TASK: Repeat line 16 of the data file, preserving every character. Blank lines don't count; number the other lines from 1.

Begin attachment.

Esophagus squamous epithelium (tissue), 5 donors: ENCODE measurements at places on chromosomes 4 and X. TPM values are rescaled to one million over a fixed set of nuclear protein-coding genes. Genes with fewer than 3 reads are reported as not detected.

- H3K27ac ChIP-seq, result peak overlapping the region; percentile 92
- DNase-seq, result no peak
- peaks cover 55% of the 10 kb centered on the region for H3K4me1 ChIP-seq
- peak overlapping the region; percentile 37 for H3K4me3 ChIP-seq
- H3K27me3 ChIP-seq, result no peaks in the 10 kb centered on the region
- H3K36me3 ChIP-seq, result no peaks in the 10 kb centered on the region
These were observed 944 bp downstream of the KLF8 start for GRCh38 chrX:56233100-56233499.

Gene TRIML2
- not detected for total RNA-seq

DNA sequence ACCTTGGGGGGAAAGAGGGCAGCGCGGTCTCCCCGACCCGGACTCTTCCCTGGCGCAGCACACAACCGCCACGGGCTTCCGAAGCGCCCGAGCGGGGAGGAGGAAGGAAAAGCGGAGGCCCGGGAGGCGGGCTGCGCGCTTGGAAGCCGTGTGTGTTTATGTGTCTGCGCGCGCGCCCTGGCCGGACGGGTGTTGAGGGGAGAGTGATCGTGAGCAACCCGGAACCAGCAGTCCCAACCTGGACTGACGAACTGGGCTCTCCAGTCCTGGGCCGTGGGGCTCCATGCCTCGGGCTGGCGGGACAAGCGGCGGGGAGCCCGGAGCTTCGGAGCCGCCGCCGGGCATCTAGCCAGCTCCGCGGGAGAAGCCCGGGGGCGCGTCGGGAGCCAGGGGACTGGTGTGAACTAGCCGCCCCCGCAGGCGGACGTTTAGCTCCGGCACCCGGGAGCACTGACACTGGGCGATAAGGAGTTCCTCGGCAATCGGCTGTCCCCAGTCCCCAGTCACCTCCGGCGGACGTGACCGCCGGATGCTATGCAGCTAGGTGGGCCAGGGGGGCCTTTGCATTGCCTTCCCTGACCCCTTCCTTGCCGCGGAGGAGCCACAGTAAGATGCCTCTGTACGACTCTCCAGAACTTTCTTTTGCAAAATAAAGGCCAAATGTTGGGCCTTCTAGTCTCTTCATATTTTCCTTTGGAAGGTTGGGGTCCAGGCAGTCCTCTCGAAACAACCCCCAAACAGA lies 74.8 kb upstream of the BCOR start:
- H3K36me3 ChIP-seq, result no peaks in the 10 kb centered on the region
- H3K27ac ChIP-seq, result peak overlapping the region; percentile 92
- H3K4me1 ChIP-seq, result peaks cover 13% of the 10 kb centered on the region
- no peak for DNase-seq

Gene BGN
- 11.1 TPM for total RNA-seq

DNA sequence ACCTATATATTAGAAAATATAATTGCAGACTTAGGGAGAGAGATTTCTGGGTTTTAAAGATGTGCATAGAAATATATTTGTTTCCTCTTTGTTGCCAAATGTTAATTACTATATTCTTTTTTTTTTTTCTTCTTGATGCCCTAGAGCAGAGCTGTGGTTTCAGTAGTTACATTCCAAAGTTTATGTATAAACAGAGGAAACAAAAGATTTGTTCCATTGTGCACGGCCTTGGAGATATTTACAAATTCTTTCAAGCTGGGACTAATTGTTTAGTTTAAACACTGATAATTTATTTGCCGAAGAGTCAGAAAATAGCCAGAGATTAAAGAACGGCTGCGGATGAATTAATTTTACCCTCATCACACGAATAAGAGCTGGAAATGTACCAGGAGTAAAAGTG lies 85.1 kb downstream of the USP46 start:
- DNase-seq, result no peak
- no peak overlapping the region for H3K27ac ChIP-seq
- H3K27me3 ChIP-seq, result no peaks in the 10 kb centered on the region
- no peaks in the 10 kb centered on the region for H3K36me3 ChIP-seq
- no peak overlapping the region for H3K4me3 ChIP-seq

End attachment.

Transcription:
Gene BGN